Barry Jenkins’ film is one that takes you out of whatever your life is and immerses you totally in another. As a character piece, each of the three acts totally gives life to the character of Chiron. The fact that is achieved so beautifully with three different performers is testament to the acting, but also very much the writing and directing. Each section interlocks and informs the other, with a true sense of character building up as a result. Both a very specific film about African-American homosexuality, and a character portrait that intrigues and entrances with its subtleties of craft.
5. The Edge of Seventeen
The teen coming of age film is all too often dismissed as being light and unimportant. But this genre is a hard one to nail, especially to bring it to life in a way that speaks to people of all ages, not living a similar experience. Hailee Steinfeld is amazing, incredibly fun and charismatic but bringing a depth to the character all too rare seen in teens on film. She bounces off an excellent Woody Harrelson and Hayden Szeto. The film is also super funny, perhaps the funniest film on this list. Laughs filtered through the awkwardness of teendom, but without ever being nasty about it. Rounded out by an ace script and a soundtrack that features popular songs without ever being forced. Utterly watchable.
4. Call Me by Your Name
By the time I got around to seeing Luca Guadagnino’s latest, it had been hyped to such a level on my twitter feed that was impossible for it to meet. But I was still blown away. As great films do, it surpassed all expectation. Or rather, it sidestepped those expectations. Call My by Your Name refuses to be what we expect it to be and refuses to have the characters make the decisions we are expecting. The film builds slowly, lingering on the push and pull of new personalities adjusting to one another, both in the realms friendship and romance. Yes Timothee Chalamet is excellent, but Armie Hammer is perhaps even better. The film ruminates quite beautifully on the struggle to have the courage, and perceived baseline knowledge, to open oneself up to love. And out of nowhere features the great monologue of contemporary cinema. Complex, beautiful, romantic and sensual.
3. New voices in horror
Driven by Blumhouse and streaming services, I do think we are living in a golden age of horror. A lot of that has been devoted to the same kind of people telling the same kind of stories (but really bloody well). But this year there were some diverse voices telling some fresh stories that I wanted to highlight.
Director Olivier Assayas has been around for about 30 years, so it’s on one level difficult to call his a new voice. But this is horror as we rarely see it, artistic, complex, and subdued; a reflection on forbidden desires, mortality and personal ambition. Perhaps it is due to the fact there is so much going on that the film seems to be forgotten about in discussions of horror flicks. However it is a remarkably effective and creative straight up ghost story. The film effortlessly expands the definition of what we should expect horror to be and conjures scares from places other films really struggle too. It also features perhaps Kirsten Stewart’s finest performance as she continues to show she’s one of the best performers of her generation.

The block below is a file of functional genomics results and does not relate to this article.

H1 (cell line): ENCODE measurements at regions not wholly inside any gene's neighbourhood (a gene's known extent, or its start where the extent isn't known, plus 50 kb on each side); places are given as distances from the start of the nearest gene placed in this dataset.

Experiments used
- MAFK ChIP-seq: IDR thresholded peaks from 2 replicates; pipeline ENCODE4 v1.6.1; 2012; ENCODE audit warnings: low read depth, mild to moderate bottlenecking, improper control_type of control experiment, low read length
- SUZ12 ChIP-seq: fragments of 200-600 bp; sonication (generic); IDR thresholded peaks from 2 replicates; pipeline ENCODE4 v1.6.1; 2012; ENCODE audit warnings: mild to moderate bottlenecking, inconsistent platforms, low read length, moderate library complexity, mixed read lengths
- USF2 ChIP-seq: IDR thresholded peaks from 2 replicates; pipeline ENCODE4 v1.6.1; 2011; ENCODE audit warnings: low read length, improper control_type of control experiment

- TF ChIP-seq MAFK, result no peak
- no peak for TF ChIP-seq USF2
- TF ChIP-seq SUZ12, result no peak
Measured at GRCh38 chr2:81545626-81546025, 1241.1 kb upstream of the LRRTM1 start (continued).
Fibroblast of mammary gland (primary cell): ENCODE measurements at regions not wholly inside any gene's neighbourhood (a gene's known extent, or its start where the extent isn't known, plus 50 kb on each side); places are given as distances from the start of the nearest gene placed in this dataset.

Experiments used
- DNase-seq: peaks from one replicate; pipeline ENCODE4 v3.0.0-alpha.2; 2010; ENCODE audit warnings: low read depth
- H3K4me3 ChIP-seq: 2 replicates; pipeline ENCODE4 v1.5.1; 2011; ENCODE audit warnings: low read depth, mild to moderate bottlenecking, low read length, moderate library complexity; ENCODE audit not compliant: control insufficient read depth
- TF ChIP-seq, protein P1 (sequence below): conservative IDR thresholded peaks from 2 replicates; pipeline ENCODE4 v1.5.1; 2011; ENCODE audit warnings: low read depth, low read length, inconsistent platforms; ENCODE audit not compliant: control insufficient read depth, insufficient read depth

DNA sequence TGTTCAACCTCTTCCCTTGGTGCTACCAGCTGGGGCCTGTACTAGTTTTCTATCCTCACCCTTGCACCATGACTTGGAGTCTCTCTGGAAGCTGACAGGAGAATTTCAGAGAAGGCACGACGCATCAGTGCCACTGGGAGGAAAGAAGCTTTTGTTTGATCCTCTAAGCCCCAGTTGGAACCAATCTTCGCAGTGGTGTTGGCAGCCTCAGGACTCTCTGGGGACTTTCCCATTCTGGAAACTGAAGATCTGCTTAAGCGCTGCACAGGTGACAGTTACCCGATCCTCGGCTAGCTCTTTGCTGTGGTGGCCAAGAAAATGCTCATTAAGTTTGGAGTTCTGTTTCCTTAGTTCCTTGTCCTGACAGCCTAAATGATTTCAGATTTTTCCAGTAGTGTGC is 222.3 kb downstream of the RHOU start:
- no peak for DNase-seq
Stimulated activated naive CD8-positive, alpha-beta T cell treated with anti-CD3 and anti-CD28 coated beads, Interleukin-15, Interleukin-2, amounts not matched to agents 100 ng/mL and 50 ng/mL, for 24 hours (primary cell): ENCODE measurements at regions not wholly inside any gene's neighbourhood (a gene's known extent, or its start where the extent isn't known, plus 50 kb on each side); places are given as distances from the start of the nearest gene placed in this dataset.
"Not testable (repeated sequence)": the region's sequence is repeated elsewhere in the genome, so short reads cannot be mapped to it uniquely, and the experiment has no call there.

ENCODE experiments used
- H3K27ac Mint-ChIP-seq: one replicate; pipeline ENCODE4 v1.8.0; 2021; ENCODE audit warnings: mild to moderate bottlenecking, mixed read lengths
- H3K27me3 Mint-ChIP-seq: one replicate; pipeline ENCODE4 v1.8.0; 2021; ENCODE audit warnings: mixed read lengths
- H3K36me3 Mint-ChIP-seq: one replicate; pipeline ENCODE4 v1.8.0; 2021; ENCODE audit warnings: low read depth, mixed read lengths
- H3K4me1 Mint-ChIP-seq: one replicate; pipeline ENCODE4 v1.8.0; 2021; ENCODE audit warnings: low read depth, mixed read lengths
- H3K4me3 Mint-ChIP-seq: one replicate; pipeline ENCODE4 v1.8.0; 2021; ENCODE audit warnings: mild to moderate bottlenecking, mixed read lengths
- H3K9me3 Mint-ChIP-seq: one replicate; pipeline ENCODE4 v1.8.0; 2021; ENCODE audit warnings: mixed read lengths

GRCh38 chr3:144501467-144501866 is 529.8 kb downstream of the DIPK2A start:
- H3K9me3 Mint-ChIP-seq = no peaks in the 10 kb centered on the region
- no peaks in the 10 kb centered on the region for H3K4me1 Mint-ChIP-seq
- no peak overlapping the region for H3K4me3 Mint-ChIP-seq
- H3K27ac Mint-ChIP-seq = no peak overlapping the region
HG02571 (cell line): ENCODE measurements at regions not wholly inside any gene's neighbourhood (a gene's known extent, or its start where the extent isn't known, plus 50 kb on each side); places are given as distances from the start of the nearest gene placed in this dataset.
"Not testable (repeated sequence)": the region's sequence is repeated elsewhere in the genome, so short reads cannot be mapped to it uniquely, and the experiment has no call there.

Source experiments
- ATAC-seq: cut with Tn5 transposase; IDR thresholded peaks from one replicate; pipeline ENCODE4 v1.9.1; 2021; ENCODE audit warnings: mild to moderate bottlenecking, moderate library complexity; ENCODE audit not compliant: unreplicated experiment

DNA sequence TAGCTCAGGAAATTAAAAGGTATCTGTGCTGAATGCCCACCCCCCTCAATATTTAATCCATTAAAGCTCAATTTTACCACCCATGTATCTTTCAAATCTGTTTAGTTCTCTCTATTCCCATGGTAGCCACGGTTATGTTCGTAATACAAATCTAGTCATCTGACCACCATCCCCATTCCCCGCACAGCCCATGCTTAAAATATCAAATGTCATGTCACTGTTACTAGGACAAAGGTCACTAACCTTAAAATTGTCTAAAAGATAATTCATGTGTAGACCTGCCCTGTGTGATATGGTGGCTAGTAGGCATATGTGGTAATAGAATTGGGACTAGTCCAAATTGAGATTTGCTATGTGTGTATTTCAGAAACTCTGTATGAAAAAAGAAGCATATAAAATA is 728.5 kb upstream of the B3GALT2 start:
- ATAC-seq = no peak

Don’t be put off by the gimmicky focus on people fainting in screenings. The gruesome moments are eye-popping, but there are only one or two of them rather than it being a constant assault. Rather be excited that it delivers on the other focus of the marketing hype – the existence of a female directed feminist cannibal film. The overall unease comes from a generally disquieting vibe rather than grossness or shock. People being flung wildly outside their comfort zone and reacting in peculiar ways. The film focuses on sisterhood, even (or especially), when confronted with forbidden desires. The central performance from Garance Marillier forces you to take on her physical agitation whilst the score mixes in abrasive bursts for emphasis. Thought provoking and surprisingly watchable for a film with flesh eating.
Who would have guessed the year’s best horror film would be from a dude best known for sketch comedy? Incredibly assured for a feature debut, this is frightening and prescient. The connections to racism are pretty bold, in that they are overt in their connection to the story, but in a way that never feels distractingly obvious. Peele’s love for classic horror comes through, repurposing beloved riffs and tropes into something new and bloody terrifying. It is hard to sharply critique generations of insidious, controlling racism whilst still crafting a horror narrative that finds unique ways to scare the audience. And the fact Peele manages this makes him one of the most exciting new directors in the world.
I’ve watched this one a few times now, and each time I am more impressed. The emotional complexity of the central character is unparalleled in the comic book genre, and the result is the best film that genre has ever produced. Realistic vulnerability is at the forefront, definitely not a hallmark of this kind of film. Logan and Professor X are beaten, broken, fuckin over it and forced to go again, though in a totally different way. Everything Mangold puts together here – the score, the realistic bloody violence, the road-film riffs – pays off and enhances the whole. Small and meaningful, with a self-contained story and acknowledgment that worldbuilding can be sparse and still work. A film that you feel on a physical level.
For a long time Logan was my #1 film of the year. And I was totally fine with that, it’s an exceptional film. But Dee Rees’ Netflix original is the best film I saw in 2017 and it’s not even remotely close. Broader in scope than I was anticipating, an almost Shakespearian feeling examination racism filtered through the period around WWII. Rees is storyteller totally in control of what she is doing, artistically jumping between perspectives and using those to build an environment, atmosphere and character history. Incredible performances from the entire cast, led by Carey Mulligan and Mary J. Blige as two family matriarchs. The racism is clearly articulated and chilling. The incredible shock of an African American soldier returning home after fighting for his country, only to find he can’t use the front door of a shop. Builds to a horrifying, yet very well earned, culmination. Powerfully brutal in a way that left me speechless.